I think that when you're an artist you sometimes have to be a little selfish with your creativity and do what makes your heart smile. Then you just hope that when people actually listen to the record in its entirety. they'll get it. I've never wanted the BulletBoys to just be known as a sex joint band that's constantly facilitating songs about sex. I mean, that's amazing and I love it (laughing), but at some point in time as an artist, you need more. That's not what I got into the business for- the drinking, drugs and sex, I got into it to write music that would move people. 

I also love Chad MacDonald and Nick Rozz with all of my heart. I can honestly say they are my brothers and family now. After almost nine years of performing together, there is a real comfort in being around them and trying new things with them as well. We've done a lot of touring together and we just have a lot of trust, which is such a beautiful thing.


CM: Growth as a band seems to play a recurring theme with you guys doesn't it?

MT: We have always taken steps to grow. On our second record, Freakshow, we were taking bolder steps and doing things a bit more out of the box, even by releasing "THC Groove" as our first single. Everyone else was doing ballads and we weren't going to just follow along instead, we wanted to push different buttons. Then by the time we hit the third record, it did feel a little like we were trying to chase the success of the first one and I just wasn't into it. My favorite song on that record was "Mine" and I really ended up wishing that we had done things more in that vein so when I reinvented the band years later it had to be different. The BulletBoys sound had to be consistent and familiar but I really needed to write songs that tread on different musical waters and into some new waters. I think that we have been able to really bring the band into the now, into 2018, and I really believe that's why we're still semi-relevant (laughing).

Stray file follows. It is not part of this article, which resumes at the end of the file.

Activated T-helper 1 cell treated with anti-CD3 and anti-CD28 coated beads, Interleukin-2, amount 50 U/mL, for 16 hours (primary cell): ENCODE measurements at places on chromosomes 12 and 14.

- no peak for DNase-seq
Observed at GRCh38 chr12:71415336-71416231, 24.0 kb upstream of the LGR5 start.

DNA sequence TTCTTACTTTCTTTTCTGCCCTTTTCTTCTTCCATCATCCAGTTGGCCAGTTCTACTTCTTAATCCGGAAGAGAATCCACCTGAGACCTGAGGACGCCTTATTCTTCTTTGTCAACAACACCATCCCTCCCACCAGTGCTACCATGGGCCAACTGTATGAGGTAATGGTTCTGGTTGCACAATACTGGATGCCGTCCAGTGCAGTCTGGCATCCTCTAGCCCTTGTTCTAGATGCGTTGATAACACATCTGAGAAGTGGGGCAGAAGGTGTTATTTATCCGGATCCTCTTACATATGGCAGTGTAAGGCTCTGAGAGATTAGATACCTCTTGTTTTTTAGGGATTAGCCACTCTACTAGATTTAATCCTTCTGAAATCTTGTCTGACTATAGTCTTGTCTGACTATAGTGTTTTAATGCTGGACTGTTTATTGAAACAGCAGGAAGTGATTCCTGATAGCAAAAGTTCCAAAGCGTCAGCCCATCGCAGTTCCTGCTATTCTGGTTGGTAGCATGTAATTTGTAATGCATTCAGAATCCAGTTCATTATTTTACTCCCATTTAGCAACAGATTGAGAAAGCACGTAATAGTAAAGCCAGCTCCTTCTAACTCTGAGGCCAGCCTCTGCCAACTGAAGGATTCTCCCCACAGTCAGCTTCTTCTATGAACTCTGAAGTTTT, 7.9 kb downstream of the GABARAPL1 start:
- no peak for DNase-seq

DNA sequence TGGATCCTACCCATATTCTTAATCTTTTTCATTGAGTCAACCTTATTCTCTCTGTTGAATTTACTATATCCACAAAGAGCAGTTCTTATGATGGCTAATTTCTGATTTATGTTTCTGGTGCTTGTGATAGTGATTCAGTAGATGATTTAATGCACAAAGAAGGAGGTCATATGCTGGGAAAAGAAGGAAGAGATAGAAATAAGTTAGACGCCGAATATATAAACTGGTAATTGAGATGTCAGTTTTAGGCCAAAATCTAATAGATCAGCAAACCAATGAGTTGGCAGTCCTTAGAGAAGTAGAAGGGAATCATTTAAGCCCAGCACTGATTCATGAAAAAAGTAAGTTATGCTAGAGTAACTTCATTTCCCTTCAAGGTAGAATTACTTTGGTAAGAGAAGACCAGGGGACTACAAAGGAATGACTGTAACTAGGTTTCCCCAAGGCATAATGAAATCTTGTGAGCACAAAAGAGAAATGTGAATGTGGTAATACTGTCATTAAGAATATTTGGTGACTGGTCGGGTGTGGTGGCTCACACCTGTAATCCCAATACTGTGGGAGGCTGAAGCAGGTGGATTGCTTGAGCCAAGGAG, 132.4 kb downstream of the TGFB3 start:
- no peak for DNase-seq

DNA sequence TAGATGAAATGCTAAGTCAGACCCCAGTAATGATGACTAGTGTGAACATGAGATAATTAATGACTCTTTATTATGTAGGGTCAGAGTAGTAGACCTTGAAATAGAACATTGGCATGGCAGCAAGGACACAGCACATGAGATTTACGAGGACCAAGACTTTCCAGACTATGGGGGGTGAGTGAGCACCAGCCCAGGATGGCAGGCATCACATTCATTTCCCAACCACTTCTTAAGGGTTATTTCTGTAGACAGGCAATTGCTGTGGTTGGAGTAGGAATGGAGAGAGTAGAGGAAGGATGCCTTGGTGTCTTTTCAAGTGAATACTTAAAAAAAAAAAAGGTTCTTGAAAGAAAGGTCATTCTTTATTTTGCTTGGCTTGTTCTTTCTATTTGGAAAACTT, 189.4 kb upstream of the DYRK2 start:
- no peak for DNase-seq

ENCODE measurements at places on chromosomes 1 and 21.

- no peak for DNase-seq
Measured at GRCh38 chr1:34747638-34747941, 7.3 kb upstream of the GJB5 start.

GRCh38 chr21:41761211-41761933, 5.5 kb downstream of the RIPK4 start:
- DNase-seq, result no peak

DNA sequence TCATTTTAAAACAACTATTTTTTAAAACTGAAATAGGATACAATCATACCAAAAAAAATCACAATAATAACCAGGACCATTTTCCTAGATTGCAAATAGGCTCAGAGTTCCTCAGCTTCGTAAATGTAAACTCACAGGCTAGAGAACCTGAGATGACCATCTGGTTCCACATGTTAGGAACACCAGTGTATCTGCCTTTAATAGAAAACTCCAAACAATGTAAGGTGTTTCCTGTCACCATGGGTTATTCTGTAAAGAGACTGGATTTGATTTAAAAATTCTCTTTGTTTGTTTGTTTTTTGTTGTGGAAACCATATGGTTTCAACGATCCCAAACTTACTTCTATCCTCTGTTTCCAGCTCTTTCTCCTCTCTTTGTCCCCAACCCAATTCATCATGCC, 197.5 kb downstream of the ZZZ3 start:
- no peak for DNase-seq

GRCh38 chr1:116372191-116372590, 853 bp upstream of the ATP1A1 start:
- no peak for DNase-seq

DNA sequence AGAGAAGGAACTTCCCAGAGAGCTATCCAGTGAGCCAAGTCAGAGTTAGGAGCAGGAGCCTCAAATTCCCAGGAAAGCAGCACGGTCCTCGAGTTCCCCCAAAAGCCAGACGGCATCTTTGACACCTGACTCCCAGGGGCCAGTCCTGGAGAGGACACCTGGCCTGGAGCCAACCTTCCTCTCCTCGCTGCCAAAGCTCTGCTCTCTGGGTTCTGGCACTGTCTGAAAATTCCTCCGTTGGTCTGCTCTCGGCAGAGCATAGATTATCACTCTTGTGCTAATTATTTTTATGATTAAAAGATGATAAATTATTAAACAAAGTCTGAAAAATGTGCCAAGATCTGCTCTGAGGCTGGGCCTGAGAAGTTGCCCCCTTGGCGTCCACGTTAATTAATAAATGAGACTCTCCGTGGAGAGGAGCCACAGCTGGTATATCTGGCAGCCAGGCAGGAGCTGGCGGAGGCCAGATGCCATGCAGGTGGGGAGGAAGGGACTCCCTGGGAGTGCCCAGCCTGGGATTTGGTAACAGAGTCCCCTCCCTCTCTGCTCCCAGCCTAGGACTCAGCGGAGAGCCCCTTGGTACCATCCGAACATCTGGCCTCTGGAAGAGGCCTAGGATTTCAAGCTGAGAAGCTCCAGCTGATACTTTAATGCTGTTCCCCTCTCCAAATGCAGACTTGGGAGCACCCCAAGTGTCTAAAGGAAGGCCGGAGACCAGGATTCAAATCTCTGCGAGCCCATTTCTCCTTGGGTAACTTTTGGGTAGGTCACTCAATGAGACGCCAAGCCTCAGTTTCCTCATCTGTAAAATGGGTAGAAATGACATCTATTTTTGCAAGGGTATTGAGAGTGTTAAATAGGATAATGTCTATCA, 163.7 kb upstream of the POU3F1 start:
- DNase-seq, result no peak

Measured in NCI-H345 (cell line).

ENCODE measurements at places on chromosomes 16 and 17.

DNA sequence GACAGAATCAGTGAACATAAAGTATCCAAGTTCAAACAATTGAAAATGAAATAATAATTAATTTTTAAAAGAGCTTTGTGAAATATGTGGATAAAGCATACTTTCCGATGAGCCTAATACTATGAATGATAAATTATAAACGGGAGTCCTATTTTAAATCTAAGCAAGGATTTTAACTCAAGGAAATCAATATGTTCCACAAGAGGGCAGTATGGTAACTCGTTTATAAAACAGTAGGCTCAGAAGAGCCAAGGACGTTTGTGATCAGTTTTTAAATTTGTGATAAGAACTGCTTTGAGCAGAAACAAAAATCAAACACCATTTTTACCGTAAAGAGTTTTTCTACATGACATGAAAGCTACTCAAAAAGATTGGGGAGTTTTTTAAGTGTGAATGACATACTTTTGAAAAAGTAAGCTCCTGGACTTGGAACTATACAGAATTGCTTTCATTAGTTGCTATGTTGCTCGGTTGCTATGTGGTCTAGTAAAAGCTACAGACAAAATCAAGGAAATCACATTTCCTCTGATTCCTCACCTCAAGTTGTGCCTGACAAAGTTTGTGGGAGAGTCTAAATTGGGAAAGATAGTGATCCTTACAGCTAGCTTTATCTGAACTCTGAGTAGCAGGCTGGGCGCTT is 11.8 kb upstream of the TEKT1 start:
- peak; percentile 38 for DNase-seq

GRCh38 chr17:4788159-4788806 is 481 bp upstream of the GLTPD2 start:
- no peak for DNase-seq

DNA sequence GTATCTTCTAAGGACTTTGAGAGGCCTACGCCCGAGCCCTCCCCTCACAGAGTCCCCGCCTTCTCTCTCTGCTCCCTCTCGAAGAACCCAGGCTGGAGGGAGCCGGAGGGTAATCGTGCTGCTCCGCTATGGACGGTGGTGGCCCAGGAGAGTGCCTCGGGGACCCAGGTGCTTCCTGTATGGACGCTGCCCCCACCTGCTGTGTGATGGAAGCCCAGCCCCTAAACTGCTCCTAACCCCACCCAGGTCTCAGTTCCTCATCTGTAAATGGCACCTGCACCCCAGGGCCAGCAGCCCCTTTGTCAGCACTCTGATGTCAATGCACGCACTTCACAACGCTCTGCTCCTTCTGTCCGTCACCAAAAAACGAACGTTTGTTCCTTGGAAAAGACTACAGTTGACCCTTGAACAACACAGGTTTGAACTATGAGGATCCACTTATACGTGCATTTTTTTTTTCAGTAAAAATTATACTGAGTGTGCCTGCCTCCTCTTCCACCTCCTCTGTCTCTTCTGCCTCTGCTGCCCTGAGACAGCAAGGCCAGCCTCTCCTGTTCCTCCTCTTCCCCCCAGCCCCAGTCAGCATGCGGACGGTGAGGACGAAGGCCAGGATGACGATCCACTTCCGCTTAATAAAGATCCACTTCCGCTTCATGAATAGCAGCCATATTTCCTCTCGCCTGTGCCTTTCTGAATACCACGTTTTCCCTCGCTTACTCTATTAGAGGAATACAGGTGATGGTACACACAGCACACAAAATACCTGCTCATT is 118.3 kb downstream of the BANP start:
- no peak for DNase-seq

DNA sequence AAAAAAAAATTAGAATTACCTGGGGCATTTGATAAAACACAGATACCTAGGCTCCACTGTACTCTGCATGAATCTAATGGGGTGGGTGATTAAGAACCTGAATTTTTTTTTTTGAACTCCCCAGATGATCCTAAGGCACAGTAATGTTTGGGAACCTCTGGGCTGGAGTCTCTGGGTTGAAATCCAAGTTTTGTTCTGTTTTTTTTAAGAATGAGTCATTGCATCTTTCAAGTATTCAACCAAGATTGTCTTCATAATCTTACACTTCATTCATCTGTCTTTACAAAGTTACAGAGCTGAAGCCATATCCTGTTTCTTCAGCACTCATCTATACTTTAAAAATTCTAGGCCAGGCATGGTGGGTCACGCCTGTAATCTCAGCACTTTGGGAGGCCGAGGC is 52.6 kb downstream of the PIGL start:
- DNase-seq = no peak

The places that we play, people know what they're going to get, we're a plug and play type of band.  We don't have the budget to facilitate grandiose light shows. No frills, no tricks, there's no soundtracking it's all real vocals and real guitars. It might be a throwback to some in a way, but we see it as straight rock n' roll with a mix of some punk and hard rock. That's what we serve up and hopefully, it'll sound great or maybe it won't (laughing). You never know what's really going to happen when everything is live but there is always that same magical feeling that goes hand in hand with experience of a live show. We like to keep people on their toes too so you never know what we'll be wearing or saying or whatever else. Those things are part of the fun, both for us and for the fans I think.